Sunday, March 30, 2008

Self-made tilt shift bellows

What you need:
  • a bellows with a wide distance between the rail and the lens mount (the mount can not be in between the handles)
  • two brackets about as wide as the bellows
  • 2 1/4 inch- 20 screws with course thread
  • 4 small screws to attach the brackets to the bellows
  • a iron saw and a round file
  • 2 small ball heads ( I got mine from B&H for $10 a piece)
How to put it together
Saw the bellows off the rail, fit the bracket to the bellows part by sawing and filing a half moon piece out of it, drill holes and attach it to the bellows. My bellows rail already had 2 holes to mount the ball heads, but you might have to cut them yourself. I am still planing to do this on the other side to attach it to a tripod. Use the 2 1/4"-20 screws to attach the bellows to the ball heads on the rail. My ball heads had a rubber ring at the mount which I removed since otherwise the whole construction wiggles. I hope the pictures explain the rest:

Monday, March 10, 2008

Home made photo equipment at dpreview

Great thread at the Pentax forum at dpreview:

The Door Knob Palm Rest

If you have a long and heavy lens this might help you. I got it for my Tamron 400 and it feels much lighter with it since the lens rests on your palm rather than your fingers, focusing is easier and it is more stable, too.

You need a door knob, a plastic washer and a screw with course thread (I don't remember the diameter- sorry). Saw the head of the screw off, and wrap it with scotch tape that it just fits in the hole of the door knob, fix it with the screws on the knob. Get the shortest knob you can find, the one I used in the picture is quite long, I would prefer it about 1cm shorter.

How to clean and adjust the focus of a Takumar

great link:

Hacking a Pentax K teleconverter to an A

I have a Pentax K T6-2x teleconverter. Unfortunately it does not support the A lens setting, but I thought it should be quite easy to make it do that.

The only thing a lens (or converter) needs to be recognized as A is the contact which tells the camera that the aperture ring is in the A position (indicated as 'A' here: On an A-lens this contact gets retracted when the aperture is in any other position than A - but for my purposes always on is just fine. So the only task is to build this contact.

I did this with a little metal ball (from a ball bearing). I drilled a hole in the bayonet of the converter which was about 3/4 of the size of the ball, than I made it conical by grinding it out with a small phillips screwdriver and a larger drill (the bayonets metal is really soft) so that the ball fits in. The ball has to protrude about 0.2mm. To find the right spot I used the bayonet of an old a 2.0 50mm A lens as mask. The A bayonet, by the way, fits the converter without further modifications but I did not have the contact on this one any more (to make this contact fit you would still have to make some space on the converter itself).

The A contact has to be spring loaded since it needs to be pushed back when the converter is mounted on the camera. To do this I had to make some space on the converter, I drilled a hole in the converter at the position where the A contact will be (see picture). First I wanted to use a little piece of latex foam as spring but I found a real spring which had just the right size. When I put it together I did not put the black ring back into the converter which tells the camera which aperture is set on the lens. None of the digital cameras can read that setting and it was in the way of the spring.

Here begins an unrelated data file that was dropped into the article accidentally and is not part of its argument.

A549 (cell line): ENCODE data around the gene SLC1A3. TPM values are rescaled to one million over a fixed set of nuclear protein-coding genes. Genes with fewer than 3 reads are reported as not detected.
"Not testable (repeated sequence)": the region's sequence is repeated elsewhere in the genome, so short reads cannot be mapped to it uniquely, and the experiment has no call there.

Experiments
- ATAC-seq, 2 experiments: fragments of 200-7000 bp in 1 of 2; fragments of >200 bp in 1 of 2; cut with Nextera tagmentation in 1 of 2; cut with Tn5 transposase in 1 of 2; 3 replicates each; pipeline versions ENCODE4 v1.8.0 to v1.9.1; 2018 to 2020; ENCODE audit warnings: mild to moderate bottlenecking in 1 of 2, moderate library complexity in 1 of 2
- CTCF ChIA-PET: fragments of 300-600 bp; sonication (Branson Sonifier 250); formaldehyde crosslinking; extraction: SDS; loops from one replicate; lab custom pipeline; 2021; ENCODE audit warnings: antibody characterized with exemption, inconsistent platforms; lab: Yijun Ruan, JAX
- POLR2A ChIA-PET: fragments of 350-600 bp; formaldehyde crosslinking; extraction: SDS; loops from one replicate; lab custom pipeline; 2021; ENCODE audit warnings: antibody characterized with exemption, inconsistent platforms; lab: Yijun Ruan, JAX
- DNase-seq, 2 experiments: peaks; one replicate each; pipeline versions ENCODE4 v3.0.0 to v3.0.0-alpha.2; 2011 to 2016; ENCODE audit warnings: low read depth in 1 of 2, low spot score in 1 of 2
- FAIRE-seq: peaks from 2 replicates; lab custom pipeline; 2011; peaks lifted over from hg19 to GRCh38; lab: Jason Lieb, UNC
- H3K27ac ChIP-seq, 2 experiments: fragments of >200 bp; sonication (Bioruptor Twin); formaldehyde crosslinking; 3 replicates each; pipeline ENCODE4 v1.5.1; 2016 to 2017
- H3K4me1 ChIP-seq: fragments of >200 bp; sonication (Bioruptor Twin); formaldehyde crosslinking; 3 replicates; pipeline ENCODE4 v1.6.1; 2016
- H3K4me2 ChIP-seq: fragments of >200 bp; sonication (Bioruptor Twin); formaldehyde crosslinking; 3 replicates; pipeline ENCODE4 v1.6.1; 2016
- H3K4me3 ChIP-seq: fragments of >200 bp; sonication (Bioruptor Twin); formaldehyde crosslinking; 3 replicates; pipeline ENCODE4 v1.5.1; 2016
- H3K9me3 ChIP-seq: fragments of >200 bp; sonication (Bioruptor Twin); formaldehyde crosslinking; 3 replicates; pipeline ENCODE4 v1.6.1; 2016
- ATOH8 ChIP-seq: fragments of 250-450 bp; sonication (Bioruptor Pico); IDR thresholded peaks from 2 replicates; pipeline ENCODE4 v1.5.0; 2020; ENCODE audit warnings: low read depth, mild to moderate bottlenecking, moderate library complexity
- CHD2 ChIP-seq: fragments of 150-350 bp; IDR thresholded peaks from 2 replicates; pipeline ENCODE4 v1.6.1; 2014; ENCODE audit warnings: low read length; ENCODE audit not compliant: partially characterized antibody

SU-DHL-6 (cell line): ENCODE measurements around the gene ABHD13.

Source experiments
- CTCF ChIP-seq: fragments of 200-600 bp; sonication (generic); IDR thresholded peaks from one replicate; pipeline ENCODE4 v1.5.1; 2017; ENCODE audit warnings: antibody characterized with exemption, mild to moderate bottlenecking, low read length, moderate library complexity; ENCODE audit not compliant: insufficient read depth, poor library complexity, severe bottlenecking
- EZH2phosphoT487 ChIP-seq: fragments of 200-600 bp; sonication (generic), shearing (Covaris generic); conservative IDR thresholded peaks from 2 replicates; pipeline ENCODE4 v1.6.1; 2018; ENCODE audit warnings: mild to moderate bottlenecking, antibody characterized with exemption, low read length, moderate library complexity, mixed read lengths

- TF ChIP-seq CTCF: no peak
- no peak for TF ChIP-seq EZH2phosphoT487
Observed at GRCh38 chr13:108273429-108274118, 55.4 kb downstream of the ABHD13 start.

Here the hole I drilled to hold the spring. I used scotchtape to capture the metal clippings. The hole can not be to deep since there are some moving parts about 3mm below.

I put the converter on the camera- and it recogniced it as an A lens the aperture was displayed on the display and I can set it with the wheel on the camera.

Without further modifications the converter is recognized as an f1.2 lens, meaning that the wide open aperture displayed on the camera is 1.2. This does not affect the metering in any way (since it is TTL) you just have to keep in mind that 1.2 is wide open, 2.4 one step down and so on. This can be a bit confusing and it is easy to tell the camera the maximum opening of the lens.

I want to use this converter with a 80-200 f2.8 lens, so with the 2x converter it is an f5.6 lens. To tell the lens the maximum and minimum opening there has to be insulators for the other contacts on the camera. How they are encoded is described here and here A '0' stands for insulator, '1' is contact which can be just the bayonet itself. You can make these insulators by either drilling small groves into the lens bayonett and filling them with nail stain or by just using scotch-tape. Scotch tape worked so well that I did not go through the trouble of drilling them all. For f5.6 i need a larger piece of tape for the first three (1-3) contacts and a small one for the last (5). I did this and now the converter is recognized as f5.6 lens. The metering with my 80-200 works fine.

Here the converter with the contact. I made one of the insulators with nail stain the rest is scotch tape.

Does this work with any lens?

No- it has to be an A lens. With most of the older non-A lenses the aperture closure is not linear and can not be controlled by the camera. That is why you can not modify your M lens to be an A lens. If you want to test if your M lens works anyway just put a little piece of aluminum foil on the A contact of the camera bayonet to build the contact and see it it stops down correctly (be really careful not so jam anything with the foil, though).